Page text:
D.E. Shaw & Co will open an office in Singapore next year, joining other hedge funds expanding in the city state to extend their reach in Asia.
The firm, one of the world’s biggest hedge funds with more than US$50 billion (S$68 billion) in investment capital, has applied for a fund management licence from the Singapore central bank, adding to existing Asian operations in Hong Kong and Shanghai, according to a statement on Thursday.
It is the latest fund management giant to open Asian offices beyond Hong Kong amid rising social and political uncertainty in the city. Billionaire Ken Griffin’s Citadel announced in August it would open an office in Singapore. London-based Marshall Wace is doing the same, the Financial Times reported last month.
All three firms have offices in Hong Kong.
While Singapore has not been actively courting money managers worried about turmoil in Hong Kong, it has reaped some benefits. The number of single-family offices in Singapore has grown in recent years to about 200, while overall assets under management rose by 16 per cent last year to $4 trillion.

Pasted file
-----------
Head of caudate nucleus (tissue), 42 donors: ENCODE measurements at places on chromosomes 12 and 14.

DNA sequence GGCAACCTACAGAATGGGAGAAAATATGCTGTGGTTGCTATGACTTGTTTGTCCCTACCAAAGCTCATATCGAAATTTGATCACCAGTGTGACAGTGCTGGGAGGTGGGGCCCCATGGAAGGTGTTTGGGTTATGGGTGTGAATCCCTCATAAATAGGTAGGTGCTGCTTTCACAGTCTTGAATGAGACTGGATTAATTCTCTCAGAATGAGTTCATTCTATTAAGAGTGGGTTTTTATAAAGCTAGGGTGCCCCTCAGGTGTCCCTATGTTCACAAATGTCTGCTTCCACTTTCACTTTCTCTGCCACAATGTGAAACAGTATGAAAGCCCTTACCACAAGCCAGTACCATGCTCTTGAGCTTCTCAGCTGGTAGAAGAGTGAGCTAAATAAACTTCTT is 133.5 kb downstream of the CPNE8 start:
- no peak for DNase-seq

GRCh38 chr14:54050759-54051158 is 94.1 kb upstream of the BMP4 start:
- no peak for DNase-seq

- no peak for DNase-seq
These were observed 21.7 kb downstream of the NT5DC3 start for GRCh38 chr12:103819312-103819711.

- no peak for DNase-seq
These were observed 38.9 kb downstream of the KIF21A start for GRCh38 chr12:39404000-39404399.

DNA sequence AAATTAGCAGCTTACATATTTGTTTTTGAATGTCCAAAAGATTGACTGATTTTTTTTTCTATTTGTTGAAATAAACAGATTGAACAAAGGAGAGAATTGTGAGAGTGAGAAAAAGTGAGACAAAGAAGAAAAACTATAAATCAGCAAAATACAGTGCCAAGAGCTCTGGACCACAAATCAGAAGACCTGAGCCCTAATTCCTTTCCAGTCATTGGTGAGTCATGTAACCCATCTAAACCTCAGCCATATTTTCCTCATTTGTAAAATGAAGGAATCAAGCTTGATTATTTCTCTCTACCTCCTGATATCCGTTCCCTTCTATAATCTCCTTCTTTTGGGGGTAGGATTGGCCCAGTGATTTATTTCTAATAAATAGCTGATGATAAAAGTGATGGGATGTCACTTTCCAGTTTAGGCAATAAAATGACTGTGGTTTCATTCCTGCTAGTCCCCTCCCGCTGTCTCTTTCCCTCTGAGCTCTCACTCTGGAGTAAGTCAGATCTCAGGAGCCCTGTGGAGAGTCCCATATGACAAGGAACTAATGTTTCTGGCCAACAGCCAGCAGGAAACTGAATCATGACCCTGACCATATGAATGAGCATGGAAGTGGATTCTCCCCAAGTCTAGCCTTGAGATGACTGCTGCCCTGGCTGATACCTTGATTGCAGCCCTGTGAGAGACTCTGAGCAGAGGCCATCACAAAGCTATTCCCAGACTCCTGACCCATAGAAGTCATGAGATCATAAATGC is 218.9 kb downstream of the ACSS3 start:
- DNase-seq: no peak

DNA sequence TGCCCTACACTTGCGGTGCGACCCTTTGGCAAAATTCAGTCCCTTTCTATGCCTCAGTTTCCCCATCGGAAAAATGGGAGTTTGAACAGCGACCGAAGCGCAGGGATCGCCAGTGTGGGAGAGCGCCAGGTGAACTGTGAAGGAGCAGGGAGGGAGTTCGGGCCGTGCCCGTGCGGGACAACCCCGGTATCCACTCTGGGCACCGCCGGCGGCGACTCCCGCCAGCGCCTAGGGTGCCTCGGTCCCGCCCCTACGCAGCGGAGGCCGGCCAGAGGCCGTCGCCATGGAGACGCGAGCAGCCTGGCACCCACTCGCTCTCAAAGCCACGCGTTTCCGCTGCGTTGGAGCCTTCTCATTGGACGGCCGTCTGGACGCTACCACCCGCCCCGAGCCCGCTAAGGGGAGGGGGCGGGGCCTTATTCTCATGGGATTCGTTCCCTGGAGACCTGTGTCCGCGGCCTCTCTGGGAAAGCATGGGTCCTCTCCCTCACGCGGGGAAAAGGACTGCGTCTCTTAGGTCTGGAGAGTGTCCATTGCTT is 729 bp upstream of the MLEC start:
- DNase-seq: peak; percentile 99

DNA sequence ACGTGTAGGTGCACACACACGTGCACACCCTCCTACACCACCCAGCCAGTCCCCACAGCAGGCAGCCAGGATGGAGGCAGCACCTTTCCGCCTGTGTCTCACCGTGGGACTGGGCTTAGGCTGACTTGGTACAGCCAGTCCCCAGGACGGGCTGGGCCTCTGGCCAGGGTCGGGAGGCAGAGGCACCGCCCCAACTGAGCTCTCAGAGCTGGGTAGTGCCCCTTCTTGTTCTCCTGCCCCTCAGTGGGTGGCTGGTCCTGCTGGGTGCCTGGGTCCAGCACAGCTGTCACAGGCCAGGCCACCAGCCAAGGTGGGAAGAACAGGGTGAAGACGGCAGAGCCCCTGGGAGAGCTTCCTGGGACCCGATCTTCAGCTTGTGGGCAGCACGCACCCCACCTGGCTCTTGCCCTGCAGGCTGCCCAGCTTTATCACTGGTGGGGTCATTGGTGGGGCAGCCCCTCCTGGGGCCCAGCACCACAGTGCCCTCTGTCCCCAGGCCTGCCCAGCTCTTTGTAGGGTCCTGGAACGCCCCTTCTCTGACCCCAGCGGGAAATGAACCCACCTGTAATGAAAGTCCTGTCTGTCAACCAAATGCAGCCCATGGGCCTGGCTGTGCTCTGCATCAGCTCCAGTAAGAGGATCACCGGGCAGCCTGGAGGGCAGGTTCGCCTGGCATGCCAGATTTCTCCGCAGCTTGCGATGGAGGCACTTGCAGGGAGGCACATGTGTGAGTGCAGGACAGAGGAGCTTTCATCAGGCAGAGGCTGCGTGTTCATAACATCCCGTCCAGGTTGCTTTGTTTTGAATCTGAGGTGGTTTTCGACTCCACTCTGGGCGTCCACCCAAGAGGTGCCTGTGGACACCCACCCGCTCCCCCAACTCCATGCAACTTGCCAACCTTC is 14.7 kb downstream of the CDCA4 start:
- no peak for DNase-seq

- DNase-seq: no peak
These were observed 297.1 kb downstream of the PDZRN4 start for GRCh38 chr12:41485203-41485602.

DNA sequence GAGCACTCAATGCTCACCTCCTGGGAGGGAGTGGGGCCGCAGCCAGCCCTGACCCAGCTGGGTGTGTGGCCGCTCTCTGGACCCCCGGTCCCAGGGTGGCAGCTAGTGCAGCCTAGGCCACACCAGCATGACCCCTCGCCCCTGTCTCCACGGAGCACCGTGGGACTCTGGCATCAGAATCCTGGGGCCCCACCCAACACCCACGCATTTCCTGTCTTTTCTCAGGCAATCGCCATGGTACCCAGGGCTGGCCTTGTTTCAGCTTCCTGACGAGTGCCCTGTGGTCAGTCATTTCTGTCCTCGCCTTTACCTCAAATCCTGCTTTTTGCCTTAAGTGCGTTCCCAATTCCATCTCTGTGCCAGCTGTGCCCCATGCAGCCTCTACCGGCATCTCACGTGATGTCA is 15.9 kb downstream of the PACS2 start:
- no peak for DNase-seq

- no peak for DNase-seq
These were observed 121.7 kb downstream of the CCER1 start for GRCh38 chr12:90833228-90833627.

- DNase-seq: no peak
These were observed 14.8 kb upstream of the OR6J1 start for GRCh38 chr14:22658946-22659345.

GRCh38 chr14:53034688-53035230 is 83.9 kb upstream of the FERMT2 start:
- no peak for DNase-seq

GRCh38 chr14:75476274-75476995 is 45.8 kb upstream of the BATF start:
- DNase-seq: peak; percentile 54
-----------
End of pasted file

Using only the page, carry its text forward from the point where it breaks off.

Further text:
American investor Izzy Englander’s Millennium Management recently invested in Singapore-based RV Capital Management, bringing its assets under management to US$1 billion, according to people with knowledge of the matter.
“Opening an office in Singapore will further enable us to tap into the region’s talent, capital, and investment opportunities,” D.E. Shaw group Asia-Pacific general manager Kevin Patric said in the statement. “This is a logical next step in the growth of our geographic footprint.”
China is a key market for the New York-based D.E. Shaw, which was granted a fund licence there last year to raise private capital to invest in the domestic market. Fund raising for its first onshore product largely concluded in May.
The firm has also been attracting money from other parts of the world despite the pandemic.
In July, it was planning to raise about US$1 billion for its latest private equity-style fund, according to filings and people familiar with the matter. And in March, when it opened its doors to fresh capital for the first time in seven years, it raised US$2 billion.
Founded in 1988 by computer scientist David Shaw, the group runs one of the world’s longest-running hedge funds and was among the earliest to use complex mathematical models for trading.
The company opened its Hong Kong office in 2007 and has been in Shanghai since 2010.